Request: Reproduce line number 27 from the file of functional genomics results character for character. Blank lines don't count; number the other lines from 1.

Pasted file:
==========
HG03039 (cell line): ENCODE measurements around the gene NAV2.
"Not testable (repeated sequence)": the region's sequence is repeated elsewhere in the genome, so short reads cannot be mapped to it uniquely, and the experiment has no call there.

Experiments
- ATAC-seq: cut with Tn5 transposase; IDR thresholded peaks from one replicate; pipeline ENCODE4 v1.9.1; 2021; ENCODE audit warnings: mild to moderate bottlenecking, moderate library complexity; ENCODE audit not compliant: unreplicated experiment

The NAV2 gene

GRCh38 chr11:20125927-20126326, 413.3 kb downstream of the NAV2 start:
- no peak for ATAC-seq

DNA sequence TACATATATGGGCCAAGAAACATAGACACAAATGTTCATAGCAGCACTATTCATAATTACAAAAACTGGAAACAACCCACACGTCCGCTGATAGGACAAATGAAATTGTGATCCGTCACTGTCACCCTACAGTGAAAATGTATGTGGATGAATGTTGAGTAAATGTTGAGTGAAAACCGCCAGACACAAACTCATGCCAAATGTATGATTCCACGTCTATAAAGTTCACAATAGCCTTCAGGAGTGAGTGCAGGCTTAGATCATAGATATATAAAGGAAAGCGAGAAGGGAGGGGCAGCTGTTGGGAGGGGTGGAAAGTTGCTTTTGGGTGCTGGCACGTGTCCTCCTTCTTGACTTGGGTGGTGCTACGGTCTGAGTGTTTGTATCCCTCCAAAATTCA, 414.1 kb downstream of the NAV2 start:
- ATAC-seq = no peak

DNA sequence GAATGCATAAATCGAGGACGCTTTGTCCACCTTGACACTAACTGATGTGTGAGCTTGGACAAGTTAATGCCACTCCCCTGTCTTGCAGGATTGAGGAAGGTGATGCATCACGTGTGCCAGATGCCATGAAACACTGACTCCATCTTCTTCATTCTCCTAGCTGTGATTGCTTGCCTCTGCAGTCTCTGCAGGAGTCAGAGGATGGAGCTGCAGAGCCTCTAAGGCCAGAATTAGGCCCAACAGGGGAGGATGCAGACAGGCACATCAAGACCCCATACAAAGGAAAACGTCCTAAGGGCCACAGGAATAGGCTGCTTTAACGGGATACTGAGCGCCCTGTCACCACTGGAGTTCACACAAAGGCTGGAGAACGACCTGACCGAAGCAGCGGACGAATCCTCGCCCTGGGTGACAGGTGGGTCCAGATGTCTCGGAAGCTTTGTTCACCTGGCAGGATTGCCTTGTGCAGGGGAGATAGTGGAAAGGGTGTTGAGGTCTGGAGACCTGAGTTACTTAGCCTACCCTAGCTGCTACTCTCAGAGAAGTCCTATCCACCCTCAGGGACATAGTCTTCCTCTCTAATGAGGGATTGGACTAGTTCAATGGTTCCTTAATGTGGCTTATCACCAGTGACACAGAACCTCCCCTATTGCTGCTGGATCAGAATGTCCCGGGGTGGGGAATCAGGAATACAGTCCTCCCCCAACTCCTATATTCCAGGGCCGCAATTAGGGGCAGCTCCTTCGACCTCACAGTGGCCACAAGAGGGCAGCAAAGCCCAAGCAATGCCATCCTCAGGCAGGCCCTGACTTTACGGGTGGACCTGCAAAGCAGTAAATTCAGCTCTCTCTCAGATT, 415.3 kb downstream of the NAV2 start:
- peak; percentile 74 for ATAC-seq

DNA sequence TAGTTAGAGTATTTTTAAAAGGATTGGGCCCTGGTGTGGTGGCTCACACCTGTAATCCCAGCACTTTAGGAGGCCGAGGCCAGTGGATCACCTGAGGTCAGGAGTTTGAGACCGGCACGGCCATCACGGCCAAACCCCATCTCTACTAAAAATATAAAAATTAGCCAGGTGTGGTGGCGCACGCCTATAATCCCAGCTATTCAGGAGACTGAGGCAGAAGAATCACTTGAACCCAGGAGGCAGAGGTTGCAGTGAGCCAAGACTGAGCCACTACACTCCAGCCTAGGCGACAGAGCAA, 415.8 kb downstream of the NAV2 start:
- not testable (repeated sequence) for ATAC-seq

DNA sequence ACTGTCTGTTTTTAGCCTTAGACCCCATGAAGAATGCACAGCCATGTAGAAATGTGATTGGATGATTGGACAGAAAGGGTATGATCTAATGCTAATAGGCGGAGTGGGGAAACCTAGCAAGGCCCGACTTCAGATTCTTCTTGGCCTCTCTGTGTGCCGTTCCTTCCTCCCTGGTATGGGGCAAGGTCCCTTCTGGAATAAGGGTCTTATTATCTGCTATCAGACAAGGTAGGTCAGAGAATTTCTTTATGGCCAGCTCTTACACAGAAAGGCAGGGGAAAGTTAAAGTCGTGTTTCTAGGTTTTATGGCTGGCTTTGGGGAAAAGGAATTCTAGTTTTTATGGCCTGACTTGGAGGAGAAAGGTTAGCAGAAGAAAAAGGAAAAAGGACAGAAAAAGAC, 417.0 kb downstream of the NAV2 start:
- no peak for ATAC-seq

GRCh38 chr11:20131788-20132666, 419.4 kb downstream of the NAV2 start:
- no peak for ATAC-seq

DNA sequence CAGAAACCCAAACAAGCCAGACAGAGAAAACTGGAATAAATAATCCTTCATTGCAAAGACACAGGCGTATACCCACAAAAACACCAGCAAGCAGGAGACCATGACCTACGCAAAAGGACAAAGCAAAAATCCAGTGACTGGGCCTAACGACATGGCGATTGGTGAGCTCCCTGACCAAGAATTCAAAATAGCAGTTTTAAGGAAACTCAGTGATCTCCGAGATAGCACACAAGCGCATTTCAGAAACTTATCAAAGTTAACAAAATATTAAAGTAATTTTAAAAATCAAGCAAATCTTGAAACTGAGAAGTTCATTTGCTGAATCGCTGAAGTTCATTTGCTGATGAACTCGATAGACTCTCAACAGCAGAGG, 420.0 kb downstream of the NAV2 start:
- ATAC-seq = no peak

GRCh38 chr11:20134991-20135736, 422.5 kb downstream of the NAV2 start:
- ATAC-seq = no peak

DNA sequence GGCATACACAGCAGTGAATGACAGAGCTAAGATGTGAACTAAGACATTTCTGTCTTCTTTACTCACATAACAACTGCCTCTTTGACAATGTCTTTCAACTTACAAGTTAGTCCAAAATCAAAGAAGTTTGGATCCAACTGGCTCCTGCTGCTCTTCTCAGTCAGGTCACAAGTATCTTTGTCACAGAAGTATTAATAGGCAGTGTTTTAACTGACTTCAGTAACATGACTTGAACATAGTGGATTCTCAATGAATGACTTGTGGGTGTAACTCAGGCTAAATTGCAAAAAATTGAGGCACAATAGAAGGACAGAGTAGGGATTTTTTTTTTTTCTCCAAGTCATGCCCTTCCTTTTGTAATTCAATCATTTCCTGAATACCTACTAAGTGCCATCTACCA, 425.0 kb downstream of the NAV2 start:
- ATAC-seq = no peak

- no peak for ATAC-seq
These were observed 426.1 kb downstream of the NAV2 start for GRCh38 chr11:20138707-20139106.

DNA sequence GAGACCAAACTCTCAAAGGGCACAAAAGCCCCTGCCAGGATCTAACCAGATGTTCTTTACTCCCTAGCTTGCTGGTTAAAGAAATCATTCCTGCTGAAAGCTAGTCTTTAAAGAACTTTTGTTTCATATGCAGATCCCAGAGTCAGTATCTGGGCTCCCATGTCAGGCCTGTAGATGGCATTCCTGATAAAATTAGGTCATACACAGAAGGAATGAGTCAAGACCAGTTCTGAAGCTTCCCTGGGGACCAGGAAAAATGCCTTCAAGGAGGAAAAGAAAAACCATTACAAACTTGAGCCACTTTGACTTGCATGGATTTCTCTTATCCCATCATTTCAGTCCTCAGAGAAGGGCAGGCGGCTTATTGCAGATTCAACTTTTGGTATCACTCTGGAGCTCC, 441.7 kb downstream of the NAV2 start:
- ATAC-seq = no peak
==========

- ATAC-seq = no peak